On controlling AI, mould breaking writing, music streaming and shopping bots.
|Dave Beer||Jan 11||1|
I’ve been reading Frank Pasquale’s recent book on the New Laws of Robotics. The book seeks to defend human expertise and agency, resisting the tide of AI’s more techno-utopian leanings. This is no rejection of AI, rather it is an attempt at navigation. It emphasise the need to develop more thoughtful intersections the human and the robotic. A difficult balancing act. Pasquale (2020: 1) argues that what is needed is the ‘ability to cultivate wisdom about this balance’. At the centre of the book Pasquale makes the point that there is now a need to extend Isaac Asimov’s famous and influential laws of robotics by adding four new laws, each of which responds to particular contemporary challenges.
Let me pick up briefly on the second and fourth of Pasquale’s new laws. Law two demands that ‘robotic systems and AI should not counterfeit humanity’ (Pasquale, 2020: 7). The phrase ‘counterfeit humanity’ is an interesting one. It suggests that the human can be undermined by the presence of a robotic pretence. Pasquale’s second law is implicitly suggesting that we should find ways to make human and robotic systems distinctive from one another. The robotic should not aim to replicate the human, it is suggested, and should not be developed with the aim of usurping the human by copying distinctly human properties or roles - or by tricking people into thinking these automated systems are actually human actors. In effect, from this perspective the robotic should not aim to be human or to replace the human, and should always be identifiable. This type of concern is likely to have been fuelled by the work Pasquale completed for his previous book on algorithms and secrecy. Clearly there is an ideal embedded here about maintaining a separation of human and machine, and it poses questions about finding ways to maintain that separation.
Pasquale’s (2020: 11) fourth new law of robotics states that ‘robotic systems and AI must always indicate the identity of their creator(s), controller(s), and owner(s)’. This law is aimed at delineating responsibility. It is suggestive of the need to create the conditions in which robotics are created, controlled and owned - with these three things being trackable and clearly defined. Underpinning this law is the implication that creation, control and ownership may be potentially blurred and that the ‘balance’ of human and robotics may be skewed in what are seen to be potentially damaging ways. This fourth law brings to the fore the tensions of responsibility, discretion and accountability that automation can bring.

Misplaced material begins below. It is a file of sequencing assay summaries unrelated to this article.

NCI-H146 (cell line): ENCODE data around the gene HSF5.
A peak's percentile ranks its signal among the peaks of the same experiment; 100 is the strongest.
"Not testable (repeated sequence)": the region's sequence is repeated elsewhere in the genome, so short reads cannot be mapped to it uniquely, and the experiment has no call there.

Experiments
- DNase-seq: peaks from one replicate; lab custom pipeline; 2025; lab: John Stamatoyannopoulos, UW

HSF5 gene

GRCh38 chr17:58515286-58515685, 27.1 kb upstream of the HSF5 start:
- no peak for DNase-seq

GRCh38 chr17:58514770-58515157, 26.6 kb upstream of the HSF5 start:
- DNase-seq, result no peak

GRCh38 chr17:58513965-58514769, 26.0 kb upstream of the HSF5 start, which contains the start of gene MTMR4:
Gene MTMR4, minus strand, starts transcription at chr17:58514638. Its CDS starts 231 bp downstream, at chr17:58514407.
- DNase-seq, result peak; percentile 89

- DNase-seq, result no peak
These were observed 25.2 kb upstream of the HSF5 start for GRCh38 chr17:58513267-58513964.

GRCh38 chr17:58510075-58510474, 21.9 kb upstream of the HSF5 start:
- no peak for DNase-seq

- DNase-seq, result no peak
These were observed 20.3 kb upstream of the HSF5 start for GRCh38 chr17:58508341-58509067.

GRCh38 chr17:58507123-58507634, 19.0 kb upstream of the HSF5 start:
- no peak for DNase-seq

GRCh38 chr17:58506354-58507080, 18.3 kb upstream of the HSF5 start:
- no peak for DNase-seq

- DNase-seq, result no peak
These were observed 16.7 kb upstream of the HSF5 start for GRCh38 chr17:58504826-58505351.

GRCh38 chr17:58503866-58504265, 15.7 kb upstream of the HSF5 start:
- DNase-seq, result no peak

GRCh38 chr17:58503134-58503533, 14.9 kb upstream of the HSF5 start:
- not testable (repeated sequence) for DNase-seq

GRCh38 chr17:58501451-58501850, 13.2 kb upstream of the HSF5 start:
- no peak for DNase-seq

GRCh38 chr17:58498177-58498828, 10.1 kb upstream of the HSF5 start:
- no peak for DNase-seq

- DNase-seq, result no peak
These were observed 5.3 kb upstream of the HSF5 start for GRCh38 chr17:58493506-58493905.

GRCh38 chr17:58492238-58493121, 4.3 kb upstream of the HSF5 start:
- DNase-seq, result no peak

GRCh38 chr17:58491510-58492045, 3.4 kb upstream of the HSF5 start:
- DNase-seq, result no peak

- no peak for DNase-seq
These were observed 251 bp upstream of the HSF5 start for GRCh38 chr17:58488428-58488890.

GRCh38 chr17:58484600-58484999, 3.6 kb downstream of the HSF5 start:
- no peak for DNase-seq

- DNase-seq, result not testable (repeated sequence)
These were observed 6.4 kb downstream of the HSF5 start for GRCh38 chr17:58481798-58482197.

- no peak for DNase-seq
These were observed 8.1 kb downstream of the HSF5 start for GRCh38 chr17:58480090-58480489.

Reading through Pasquale’s book, these two laws imply the imbalance and damage that might be caused by the potential invisibilities and unknowns of artificial intelligence. On one side is the loss of the ability to distinguish the human and the robotic, on the other side is the loss of a clear sense of ownership and control. These two laws capture a potential sense of the unknown and, without action, a coming unknowability. New Laws of Robotics covers a great deal more ground, but these two laws are striking in terms of what they suggest and just how hard they already look like they might be to achieve.
Whilst on AI, bots are being trained to be the quickest to get bargain purchases from retail outlets. On the surface this might seem like a lighthearted story, but it illustrates how this technology can change the functioning of markets and can concentrate the potential to generate revenues into the hands of those who know how to deploy it. If it can do so in this marketplace it can do so in other market based spaces. Of course, such practices of getting an edge have been going on in the use of algorithms in trading for a while now. Perhaps it is spreading further.
Elinor Carmi has written a piece for Real Life magazine about social media’s organic myth (there is also a link to an audio version of the article). Carmi sets out the problems with understanding what happens in social media as somehow being natural and the misconception that content circulation can be organic. Instead the article points out how the structures of the sites are made to take that appearance.
Here is a radio programme about ‘mould-breaking writing’.
The prevention of musicians from performing to audiences seems to have focused attention on the deal they get for the consumption of their music. The business models of music streaming sites have been one of the things called into question. In this talk David Hesmondhalgh looks at the situation and asks whether music streaming is bad for musicians.